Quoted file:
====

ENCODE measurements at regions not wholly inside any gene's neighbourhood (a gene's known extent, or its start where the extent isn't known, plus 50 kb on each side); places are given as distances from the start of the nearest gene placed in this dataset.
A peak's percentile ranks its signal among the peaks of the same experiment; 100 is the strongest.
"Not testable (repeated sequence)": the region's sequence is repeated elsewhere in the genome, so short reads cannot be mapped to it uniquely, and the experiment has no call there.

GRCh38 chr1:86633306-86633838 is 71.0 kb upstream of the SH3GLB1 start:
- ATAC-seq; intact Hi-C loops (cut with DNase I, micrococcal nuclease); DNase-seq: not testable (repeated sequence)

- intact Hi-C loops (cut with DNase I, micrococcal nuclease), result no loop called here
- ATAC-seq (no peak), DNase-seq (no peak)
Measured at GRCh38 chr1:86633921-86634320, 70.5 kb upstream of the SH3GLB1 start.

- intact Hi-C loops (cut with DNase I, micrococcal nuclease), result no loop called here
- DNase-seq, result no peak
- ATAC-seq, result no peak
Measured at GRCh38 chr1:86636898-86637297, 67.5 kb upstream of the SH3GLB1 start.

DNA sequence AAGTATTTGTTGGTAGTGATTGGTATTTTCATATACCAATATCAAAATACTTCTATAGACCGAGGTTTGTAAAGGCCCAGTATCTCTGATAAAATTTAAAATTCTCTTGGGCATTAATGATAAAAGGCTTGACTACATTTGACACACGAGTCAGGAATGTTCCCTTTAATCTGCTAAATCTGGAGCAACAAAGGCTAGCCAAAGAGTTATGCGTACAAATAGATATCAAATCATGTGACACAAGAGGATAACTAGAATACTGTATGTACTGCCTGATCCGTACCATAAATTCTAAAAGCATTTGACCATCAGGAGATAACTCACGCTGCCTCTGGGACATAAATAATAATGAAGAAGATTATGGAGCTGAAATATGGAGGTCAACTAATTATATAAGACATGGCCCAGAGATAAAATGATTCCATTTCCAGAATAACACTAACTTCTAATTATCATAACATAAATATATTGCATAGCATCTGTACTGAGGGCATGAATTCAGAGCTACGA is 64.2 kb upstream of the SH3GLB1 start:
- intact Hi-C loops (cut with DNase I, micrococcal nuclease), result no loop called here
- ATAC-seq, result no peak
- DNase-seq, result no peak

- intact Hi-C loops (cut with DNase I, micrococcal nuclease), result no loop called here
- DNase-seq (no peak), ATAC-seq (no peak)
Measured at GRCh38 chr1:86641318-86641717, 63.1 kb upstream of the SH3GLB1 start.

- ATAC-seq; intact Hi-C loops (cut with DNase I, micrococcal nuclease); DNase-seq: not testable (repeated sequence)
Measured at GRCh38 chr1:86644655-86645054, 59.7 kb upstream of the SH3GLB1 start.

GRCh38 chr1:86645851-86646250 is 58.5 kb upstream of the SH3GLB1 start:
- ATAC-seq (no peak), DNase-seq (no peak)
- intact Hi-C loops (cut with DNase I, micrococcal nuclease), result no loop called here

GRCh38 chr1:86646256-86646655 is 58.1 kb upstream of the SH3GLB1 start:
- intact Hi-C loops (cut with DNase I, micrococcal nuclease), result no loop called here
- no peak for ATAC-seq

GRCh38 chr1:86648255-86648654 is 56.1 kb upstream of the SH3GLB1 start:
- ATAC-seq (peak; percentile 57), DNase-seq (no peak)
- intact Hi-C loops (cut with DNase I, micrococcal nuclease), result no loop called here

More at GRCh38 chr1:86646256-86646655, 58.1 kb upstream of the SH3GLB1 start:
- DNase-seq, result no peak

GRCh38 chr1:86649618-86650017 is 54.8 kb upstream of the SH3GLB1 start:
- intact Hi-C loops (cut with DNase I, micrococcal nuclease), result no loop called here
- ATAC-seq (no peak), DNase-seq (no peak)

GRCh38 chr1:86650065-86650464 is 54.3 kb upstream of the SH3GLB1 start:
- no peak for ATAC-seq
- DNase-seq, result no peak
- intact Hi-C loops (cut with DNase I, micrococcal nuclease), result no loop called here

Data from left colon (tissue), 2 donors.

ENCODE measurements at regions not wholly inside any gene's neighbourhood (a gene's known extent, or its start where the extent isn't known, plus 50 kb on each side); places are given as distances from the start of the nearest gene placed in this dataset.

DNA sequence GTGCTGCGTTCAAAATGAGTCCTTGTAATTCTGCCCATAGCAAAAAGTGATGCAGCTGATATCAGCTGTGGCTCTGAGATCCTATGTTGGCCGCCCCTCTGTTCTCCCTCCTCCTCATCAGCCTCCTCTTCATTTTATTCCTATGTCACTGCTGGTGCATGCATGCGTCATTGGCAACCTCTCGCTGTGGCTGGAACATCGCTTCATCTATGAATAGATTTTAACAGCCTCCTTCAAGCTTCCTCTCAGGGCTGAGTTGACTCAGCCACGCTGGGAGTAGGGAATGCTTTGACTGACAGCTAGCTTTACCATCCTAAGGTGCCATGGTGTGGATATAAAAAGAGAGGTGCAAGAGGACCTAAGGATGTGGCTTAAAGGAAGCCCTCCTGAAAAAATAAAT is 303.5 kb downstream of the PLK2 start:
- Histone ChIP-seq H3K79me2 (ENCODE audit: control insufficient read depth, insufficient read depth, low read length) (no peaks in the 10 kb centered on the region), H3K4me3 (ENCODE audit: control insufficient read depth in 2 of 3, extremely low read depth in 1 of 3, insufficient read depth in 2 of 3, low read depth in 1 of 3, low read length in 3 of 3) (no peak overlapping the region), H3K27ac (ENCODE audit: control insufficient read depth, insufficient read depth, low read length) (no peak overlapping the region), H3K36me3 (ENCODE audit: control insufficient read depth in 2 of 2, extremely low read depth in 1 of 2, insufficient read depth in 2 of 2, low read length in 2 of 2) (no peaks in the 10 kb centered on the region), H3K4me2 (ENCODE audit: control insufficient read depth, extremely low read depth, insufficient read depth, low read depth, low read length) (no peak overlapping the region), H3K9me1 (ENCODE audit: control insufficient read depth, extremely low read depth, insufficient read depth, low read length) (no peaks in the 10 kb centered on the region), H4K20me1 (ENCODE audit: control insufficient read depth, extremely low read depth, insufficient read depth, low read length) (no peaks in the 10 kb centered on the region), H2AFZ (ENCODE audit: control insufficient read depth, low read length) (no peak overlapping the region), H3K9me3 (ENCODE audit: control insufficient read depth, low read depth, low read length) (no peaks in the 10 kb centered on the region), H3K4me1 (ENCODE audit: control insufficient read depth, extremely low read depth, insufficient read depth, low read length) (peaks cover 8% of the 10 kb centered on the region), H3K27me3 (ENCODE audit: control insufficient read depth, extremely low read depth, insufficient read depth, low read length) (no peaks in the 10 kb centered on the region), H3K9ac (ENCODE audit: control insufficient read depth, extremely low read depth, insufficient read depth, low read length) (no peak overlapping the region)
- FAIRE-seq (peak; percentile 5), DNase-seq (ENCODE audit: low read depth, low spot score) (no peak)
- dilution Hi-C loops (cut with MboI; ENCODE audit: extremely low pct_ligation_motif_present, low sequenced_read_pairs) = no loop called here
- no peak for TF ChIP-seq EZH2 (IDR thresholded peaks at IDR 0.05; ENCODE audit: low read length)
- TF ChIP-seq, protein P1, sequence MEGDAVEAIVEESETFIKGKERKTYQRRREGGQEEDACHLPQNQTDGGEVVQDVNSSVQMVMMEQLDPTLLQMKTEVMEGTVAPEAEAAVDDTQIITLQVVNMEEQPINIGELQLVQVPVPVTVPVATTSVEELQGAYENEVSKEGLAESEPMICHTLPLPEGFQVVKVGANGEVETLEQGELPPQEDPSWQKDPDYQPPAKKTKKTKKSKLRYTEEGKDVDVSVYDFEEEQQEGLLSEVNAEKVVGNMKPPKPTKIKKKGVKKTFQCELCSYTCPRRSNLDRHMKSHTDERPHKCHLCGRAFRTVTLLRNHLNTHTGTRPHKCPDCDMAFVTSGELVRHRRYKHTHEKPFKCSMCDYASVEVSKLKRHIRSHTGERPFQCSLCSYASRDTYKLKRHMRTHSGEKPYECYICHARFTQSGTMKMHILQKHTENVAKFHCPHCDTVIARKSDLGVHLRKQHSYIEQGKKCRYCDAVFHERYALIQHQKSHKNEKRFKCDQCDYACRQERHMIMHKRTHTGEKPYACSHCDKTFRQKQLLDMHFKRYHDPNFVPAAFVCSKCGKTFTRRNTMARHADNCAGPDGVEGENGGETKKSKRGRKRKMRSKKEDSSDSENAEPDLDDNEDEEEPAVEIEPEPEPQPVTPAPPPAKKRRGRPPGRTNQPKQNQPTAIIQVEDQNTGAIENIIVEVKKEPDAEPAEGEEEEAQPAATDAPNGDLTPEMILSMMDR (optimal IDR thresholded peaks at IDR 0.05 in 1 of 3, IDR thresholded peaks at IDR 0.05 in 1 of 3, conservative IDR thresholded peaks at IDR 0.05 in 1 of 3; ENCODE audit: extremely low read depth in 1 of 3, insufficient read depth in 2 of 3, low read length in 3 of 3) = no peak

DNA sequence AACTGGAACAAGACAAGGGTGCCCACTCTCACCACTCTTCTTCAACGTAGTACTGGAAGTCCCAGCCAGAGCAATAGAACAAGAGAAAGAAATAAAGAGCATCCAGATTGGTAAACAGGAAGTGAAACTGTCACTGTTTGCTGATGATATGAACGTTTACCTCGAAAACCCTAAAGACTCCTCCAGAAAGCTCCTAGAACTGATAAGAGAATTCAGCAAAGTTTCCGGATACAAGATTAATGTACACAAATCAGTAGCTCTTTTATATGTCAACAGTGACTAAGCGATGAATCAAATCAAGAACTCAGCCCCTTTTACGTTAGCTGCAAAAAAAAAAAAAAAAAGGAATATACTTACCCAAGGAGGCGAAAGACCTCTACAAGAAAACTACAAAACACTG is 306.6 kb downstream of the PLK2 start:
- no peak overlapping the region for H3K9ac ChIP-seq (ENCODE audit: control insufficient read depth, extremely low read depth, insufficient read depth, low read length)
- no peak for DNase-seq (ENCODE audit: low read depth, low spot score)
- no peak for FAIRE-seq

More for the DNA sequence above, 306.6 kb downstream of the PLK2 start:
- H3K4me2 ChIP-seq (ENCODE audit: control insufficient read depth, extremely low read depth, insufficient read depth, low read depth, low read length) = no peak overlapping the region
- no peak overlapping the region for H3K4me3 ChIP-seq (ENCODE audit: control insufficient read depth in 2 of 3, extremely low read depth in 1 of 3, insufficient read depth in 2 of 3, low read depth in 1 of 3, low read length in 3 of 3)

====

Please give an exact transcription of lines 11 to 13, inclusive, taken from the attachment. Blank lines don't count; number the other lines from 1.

- ATAC-seq, result no peak
Measured at GRCh38 chr1:86636898-86637297, 67.5 kb upstream of the SH3GLB1 start.

DNA sequence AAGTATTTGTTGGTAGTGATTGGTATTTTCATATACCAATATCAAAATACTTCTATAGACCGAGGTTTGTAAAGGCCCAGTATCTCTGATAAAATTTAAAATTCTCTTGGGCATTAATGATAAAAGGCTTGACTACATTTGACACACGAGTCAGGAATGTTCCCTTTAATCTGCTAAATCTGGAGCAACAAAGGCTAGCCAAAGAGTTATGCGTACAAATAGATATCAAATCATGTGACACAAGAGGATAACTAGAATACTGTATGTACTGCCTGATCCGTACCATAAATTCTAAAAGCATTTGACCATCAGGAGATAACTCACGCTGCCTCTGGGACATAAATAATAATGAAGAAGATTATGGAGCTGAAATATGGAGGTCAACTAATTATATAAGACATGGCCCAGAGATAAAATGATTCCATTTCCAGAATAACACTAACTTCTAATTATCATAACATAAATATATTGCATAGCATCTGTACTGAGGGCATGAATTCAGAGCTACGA is 64.2 kb upstream of the SH3GLB1 start: